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I'm trying to run new electrical wire from the basement to my 3rd floor apartment. There’s a cast iron vertical sewage pipe that goes in the exact route I’d like the wire to go. But there would be overlap with the first-floor toilet output. Obviously, I’d have to use wire that is suitable for wet conditions like UF-B. But I can’t find anything on if it’s okay to put electrical wire inside sewage lines. And if it is okay, what are the rules around it.

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    @Stykes can you notch the subfloor slightly beside the pipe to make the cable fit? – ThreePhaseEel Mar 29 at 1:13
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    You'd also have to check your plumbing code whether it allows running wires in piping. – P2000 Mar 29 at 2:02
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    What happens when the 1st floor has a plumbing blockage and decides to run a snake down the pipe? It gets hooked up into your cable, gets all twisted up inside the pipe, probably rips out one or both ends, causes a short, and now both cable and snake are irretrievably stuck... – brhans Mar 29 at 7:11
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    Oh, and don't forget, @brhans electrocutes the plumber because nobody expects to find wiring (live or otherwise) inside plumbing. – FreeMan Mar 29 at 16:30
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    Also, how are you going to get your wiring out at the bottom of the pipe without creating a leak that toilet effluent will escape through? – FreeMan Mar 29 at 16:32
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The answer is NO:

electrical wire has to be used in an approved manner.

UF is approved for direct burial and use in an approved wireway or other listed methods.

a sewer pipe is not an approved method in any of the articles associated with NEC 340.10: used permitted for underground feeder type UF.

the answer is NO it is not permitted.

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  • Thanks for adding the reference to code for UF wire. Presumably, there is no wire that is rated for sewage. – Stykes Mar 29 at 18:11
  • It’s not so much the sewage as the wireway. There are pumps for sewage pits but these use conduit and liquid tight flex to connect to the pump. This is different than trying to route the electrical in a sewer pipe. The entire pit is a wet location and the conduit (pipe) is inside that location to service the pump. – Ed Beal Mar 29 at 18:54
  • Exactly, any wireway needs to be listed in NEC Chapter 3 (the 300s) and marked as such on the side of the pipe. – Harper - Reinstate Monica Mar 29 at 22:22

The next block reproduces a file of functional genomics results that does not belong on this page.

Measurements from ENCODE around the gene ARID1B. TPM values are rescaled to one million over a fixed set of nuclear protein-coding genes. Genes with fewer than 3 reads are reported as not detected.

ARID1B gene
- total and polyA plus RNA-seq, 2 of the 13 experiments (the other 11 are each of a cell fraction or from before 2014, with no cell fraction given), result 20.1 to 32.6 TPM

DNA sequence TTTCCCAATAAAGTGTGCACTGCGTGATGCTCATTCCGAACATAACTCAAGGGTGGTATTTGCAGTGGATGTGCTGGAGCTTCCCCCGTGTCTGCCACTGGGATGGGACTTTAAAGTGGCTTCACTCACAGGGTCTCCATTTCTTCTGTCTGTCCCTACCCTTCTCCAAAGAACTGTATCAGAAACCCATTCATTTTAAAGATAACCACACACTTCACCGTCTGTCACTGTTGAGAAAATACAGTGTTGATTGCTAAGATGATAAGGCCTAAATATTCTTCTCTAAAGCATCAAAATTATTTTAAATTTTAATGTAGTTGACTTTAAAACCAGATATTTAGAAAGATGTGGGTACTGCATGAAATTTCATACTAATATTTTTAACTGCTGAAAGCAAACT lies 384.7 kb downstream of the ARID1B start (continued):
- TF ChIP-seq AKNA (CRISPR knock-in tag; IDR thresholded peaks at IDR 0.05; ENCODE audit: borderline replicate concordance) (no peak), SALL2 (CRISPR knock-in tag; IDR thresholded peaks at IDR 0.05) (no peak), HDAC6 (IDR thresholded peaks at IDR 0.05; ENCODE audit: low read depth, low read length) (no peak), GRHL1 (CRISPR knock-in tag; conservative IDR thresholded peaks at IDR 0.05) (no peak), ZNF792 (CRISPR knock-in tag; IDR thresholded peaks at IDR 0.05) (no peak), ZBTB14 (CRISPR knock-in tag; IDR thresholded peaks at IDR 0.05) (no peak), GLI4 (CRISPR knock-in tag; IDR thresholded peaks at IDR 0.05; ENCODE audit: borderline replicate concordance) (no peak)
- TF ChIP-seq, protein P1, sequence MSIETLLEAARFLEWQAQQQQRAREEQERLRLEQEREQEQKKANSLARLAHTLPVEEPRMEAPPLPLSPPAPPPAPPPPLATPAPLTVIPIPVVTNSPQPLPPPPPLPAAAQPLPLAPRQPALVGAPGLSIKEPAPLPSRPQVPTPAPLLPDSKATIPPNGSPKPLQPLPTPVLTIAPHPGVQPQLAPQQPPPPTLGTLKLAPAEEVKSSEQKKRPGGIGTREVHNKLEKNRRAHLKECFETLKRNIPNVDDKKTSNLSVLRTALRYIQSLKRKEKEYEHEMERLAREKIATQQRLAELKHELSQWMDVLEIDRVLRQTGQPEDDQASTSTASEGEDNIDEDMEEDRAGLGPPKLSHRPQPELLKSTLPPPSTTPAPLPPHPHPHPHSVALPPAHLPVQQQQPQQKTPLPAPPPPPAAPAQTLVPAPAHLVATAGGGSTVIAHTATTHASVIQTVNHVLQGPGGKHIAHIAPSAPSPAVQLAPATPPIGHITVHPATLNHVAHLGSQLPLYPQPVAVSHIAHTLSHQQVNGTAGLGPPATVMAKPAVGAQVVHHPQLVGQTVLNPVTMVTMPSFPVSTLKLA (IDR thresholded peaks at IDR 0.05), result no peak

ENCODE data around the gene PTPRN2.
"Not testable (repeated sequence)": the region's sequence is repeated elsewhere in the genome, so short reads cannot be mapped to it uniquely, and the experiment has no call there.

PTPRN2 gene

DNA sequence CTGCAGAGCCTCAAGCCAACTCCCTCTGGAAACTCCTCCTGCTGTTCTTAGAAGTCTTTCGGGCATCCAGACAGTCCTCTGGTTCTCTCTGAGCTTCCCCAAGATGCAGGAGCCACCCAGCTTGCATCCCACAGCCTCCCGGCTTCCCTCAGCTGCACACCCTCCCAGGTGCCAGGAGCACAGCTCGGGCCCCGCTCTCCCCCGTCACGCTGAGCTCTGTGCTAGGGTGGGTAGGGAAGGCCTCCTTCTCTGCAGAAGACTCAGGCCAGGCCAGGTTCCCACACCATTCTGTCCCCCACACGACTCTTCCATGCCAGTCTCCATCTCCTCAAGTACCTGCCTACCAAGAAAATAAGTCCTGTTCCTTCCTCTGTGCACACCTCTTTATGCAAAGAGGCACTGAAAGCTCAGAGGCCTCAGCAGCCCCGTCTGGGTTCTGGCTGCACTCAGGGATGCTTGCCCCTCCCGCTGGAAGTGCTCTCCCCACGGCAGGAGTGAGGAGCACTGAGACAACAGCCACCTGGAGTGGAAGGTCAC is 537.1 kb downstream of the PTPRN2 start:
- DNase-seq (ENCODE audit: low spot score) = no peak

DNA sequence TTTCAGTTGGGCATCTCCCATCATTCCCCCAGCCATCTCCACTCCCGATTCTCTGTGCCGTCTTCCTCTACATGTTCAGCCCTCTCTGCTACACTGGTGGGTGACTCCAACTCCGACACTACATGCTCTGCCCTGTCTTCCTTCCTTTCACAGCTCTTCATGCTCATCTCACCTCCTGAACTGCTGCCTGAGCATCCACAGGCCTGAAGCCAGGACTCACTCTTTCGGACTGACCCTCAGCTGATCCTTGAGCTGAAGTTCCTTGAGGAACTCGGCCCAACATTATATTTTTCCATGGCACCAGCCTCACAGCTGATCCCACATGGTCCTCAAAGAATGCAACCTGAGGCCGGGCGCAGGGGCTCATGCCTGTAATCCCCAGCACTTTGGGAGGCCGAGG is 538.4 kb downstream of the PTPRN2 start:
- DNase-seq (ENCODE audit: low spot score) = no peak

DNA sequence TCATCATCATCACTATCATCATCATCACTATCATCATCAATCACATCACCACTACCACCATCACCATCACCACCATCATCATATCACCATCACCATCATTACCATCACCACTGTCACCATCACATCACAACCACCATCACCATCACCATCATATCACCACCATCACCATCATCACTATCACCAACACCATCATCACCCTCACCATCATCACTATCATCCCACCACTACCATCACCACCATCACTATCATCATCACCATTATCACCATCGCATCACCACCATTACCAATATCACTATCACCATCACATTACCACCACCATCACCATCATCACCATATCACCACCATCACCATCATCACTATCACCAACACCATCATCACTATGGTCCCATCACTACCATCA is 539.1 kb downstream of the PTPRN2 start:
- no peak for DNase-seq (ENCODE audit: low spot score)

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I wouldn't. I'll leave it to others with more knowledge to tell you why it can't be done.

In a similar situation I discovered that there was a slight gap at the side of the pipe. I was able to attach a weight to a string a drop it down 40' beside a pipe after I removed some fire blocking material. Once the string ran the full length I pulled an extra 40' through attached my wire to the string with electrical tape and I was able to pull 8 Cat5e network cables up through the gap. I left the string there so if I ever need to add additional wires I can do so easily.

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Express line to a red tag

Not only is this a bad idea practically speaking due to the high potential of leaking sewer gases into the house at the points the cable enters and exits the pipe, your proposal blatantly violates IRC P3101.3 (or IPC 901.4, which says the same thing):

P3101.3 Use limitations.

The plumbing vent system shall not be used for purposes other than the venting of the plumbing system.

So, I'd find a different route for the cable, even if you have to do a bit of probing around with a rented borescope or such and/or use a long, flexible installer bit to drill holes in members for the cable to route through.

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I had a situation similar to this a year or two ago. My options became run a wire outside on the brick through conduit to get to 3rd floor apartment or find a way down. Luckily, I found the house was old enough I was able to find a path from 3rd floor to basement with no blockers and ran it that way. Unfortunately, unless the house is old enough that it didn't have a top and bottom plate on the walls, your going to have to either run outside and up the wall to get to the 3rd floor or get a hole or two in drywall to fish it up through to meet code.

By code you cant run wire through active plumbing pipes or even active HVAC supplies and returns.

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  • While I'm sure you're right, a citation to the actual Code verbiage that prohibits such would be helpful – ThreePhaseEel Mar 30 at 0:21

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